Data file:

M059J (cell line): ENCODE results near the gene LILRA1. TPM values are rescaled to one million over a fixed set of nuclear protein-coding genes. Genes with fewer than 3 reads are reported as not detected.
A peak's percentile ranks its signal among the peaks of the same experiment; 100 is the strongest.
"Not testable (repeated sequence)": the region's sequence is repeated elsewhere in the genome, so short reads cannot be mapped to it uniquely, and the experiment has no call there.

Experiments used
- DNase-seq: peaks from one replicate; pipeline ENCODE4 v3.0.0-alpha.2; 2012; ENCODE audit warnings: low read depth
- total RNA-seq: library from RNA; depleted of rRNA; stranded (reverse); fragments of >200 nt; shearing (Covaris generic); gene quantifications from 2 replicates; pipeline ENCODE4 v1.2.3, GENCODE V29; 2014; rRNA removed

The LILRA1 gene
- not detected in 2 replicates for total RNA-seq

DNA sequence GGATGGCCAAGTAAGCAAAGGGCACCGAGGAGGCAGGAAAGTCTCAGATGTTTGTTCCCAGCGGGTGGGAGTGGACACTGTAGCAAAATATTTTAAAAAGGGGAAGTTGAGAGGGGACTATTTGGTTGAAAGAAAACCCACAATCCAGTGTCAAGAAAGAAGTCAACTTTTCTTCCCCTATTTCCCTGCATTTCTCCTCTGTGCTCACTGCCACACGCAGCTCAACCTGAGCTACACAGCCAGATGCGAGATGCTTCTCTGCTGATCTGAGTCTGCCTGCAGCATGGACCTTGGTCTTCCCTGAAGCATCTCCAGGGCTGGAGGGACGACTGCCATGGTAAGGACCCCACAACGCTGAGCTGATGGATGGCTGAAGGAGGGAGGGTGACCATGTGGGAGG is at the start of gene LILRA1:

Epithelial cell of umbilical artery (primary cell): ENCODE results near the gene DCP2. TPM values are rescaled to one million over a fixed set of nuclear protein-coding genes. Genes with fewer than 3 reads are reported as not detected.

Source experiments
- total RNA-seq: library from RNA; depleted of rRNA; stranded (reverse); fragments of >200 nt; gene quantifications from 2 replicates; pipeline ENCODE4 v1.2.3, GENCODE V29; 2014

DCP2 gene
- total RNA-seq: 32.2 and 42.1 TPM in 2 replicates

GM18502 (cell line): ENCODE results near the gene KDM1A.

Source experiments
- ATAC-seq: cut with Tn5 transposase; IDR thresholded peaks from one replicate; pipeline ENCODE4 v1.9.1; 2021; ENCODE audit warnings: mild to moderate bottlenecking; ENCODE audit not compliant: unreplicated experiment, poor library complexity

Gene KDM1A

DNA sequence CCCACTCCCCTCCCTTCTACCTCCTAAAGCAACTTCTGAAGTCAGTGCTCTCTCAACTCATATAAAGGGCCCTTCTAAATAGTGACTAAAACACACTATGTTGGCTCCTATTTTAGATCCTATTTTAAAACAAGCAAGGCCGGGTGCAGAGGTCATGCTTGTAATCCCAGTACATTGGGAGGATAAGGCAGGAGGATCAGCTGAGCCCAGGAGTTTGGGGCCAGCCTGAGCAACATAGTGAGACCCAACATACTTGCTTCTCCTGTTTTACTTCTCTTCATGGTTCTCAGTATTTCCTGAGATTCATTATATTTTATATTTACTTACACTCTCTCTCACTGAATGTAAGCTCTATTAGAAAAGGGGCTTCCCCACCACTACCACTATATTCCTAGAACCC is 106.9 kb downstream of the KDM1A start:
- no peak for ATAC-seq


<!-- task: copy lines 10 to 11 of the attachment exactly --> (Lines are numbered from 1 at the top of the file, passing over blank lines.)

Epithelial cell of umbilical artery (primary cell): ENCODE results near the gene DCP2. TPM values are rescaled to one million over a fixed set of nuclear protein-coding genes. Genes with fewer than 3 reads are reported as not detected.

Source experiments